First of all after a few years of studying Gracie Juie Jitsu I don't ever get the shit beat out of me. Being around rednecks like you makes self defense a priority. There is nothing more satisfying then putting a hillbilly in a chokehold in under 45 seconds and watching the expression on his face as the person he expected to wipe to floor with starts to cut off his air supply. It's priceless. Of course being a believer in on-violence I don't actually kill the bastard of even make him pass out. It's enough to scare him enough so that the next time he wants to kick some ass he'll think twice.
    Of course a chokehold is no good if the redneck is packing (most of them do these days) and is looking to actually commit murder today (most of them will not actually do it even if they really want to).

    Anyways I have toured oregon and there is nothing to see there. Cetainly I would never suggest that any liberal actually spend his dollars in a state that hates homosexuals, hates environmentalists, hates liberals enough to WANT TO kick the shit out of them. If you are a liberal it makes no sense to spend your money where people hate you. Go spend your money where people like you and welcome you.
  • Oh I see I can't perform a proper choke hold because of a typing error. I get it now. It must be some sort of a hillbilly logic going on here.

    If oregonians want to bet up liars then they must spend all day beating up people because every body lies every day. Ever go a day without lying? How about to yourself?

    If oregonians didn't hate homosexuals they wouldn't be passing legislation denying them basic human rights like right to marry. Oregonians are hateful people no doubt about it.
  • Well, Nautilus is in gnome-cvs. :)



    - - - - -
  • Yeah, California's neither Liberal, nor in the west. :P

    You advertise your beliefs pretty well, BTW.

    - - - - -
  • didn't even come out with a final product that's useful.

    I like it. It's great for use with my digital camera, scanner, and mp3 collection. :P

    - - - - -
  • Hell, at the command line I can say look in directory A and directory B which both have the same set of files and copy any files that are different from directory B to directory A. This process is relatively easy to express. You might be able to automate this particular process in a file manager, but unless you can implement a process by which I can easily express similar file manipulations, I'm really not interested.
  • The modified BSD license is considered a free [gnu.org] license by GNU standards too. Just because it doesn't mimic the GPL exactly doesn't mean it's not free. Next time you post a link to somewhere, be sure you've read what it's talking about.

    "I may not have morals, but I have standards."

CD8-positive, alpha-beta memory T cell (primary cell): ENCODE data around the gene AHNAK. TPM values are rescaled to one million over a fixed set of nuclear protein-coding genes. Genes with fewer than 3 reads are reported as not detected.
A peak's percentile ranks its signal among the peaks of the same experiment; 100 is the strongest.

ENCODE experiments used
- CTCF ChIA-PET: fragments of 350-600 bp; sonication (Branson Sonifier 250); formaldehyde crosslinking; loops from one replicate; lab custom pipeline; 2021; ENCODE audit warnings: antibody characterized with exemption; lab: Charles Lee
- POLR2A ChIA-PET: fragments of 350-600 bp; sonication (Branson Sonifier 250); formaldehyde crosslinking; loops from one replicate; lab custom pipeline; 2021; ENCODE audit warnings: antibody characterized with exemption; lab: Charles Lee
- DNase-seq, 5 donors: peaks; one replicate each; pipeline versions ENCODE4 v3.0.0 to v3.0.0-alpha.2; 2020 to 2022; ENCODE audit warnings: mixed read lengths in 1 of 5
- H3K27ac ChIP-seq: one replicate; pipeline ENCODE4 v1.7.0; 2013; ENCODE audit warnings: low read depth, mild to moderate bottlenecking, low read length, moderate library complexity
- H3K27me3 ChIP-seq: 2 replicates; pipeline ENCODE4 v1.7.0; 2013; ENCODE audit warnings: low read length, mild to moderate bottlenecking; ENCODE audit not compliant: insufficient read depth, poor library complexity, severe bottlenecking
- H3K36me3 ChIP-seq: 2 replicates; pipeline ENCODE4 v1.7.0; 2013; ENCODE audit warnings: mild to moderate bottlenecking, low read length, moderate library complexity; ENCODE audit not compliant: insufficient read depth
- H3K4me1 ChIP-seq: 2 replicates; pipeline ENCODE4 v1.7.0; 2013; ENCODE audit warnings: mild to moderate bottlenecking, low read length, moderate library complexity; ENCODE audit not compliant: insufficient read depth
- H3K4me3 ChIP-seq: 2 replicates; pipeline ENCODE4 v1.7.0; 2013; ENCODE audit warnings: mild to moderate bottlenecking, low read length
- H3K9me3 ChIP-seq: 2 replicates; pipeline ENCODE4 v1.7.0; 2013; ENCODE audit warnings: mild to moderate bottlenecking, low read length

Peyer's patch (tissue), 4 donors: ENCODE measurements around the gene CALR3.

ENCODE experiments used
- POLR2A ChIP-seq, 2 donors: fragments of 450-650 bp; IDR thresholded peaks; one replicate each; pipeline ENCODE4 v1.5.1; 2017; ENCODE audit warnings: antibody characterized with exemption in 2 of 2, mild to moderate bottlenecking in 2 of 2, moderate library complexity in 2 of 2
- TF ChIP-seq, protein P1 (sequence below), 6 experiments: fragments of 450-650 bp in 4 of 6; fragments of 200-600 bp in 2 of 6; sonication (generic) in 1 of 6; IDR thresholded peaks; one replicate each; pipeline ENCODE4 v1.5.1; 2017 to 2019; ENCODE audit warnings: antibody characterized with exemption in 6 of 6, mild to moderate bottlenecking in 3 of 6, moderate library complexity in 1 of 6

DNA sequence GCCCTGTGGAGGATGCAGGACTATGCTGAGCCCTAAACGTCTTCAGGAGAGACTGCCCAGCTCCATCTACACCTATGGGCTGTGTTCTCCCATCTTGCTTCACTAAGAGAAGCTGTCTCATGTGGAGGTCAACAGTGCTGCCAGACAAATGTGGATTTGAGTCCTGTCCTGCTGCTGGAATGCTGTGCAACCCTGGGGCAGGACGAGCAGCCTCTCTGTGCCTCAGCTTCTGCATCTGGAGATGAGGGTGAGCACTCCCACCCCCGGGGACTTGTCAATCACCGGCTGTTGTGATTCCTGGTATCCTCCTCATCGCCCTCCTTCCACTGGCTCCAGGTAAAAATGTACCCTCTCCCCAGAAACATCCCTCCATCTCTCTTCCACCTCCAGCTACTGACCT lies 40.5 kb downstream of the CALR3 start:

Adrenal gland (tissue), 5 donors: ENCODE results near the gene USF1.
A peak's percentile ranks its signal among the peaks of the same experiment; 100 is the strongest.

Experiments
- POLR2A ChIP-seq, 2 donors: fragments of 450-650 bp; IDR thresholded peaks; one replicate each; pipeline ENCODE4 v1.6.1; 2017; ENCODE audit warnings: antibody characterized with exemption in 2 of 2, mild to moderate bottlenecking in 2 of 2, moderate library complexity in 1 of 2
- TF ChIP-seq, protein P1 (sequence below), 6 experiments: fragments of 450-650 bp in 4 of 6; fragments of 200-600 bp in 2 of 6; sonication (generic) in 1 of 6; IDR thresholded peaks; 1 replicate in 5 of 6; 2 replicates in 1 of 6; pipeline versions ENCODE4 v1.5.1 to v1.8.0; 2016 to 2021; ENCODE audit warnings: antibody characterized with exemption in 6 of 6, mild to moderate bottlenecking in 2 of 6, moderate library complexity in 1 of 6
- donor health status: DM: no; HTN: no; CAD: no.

• Expect to hear the same announcement from Ximian in a few months. Any company that depends on ongoing funding to survive, is fundamentally broken.

    I would think there is a serious future in packaging GNOME for Mandrake, RedHat, Sun, IBM, HP, and others. Most of them would be happy to have someone compile and test GNOME for their platform.

    In the same light, RedHat will derive substantial income from packaging linux for Dell, Compaq, and others. It is not anything close to the revenue platform of Windows, but the game is changing. Packaging is support, and many companies would be happy to outsource such a task.
  • If we were all to read posts that congratulate eachother on how amazing they are, and if all responses to articles would point out how much they like Linux and how it's the best thing since sliced bread, we'd wouldn't be having much of a discussion. Instead, we'd have a mutual admiration society.
  • It's really not so outlandish. That's the whole thing -- free software lets you do that if you like. Not only that, we'll probably _have_ to strip out the Eazel logo, given that the Eazel mark will likely be passed on to another unrelated company that would have to give permission for the use of that logo.
  • by BierGuzzl (92635) on Tuesday May 15, 2001 @07:04PM (#220485)
    Nautilus is "owned" by it's copyright holders and it's licensed under the GPL when it is distributed. So even if the copyright owner were to be Eazel, and that copyright were to be assigned to another entity in the process of paying off creditors, the existing code would still be free -- just not free to be relicensed without the copyright holder's approval.
  • by BierGuzzl (92635) on Tuesday May 15, 2001 @07:08PM (#220486)
    Open source was not spawned from money nor will it die if the money is taken away. Open source is a result of a collaborative effort of many people working towards a common good -- something you can't buy, plain and simple.

  • by jemfinch (94833) on Tuesday May 15, 2001 @10:15PM (#220487) Homepage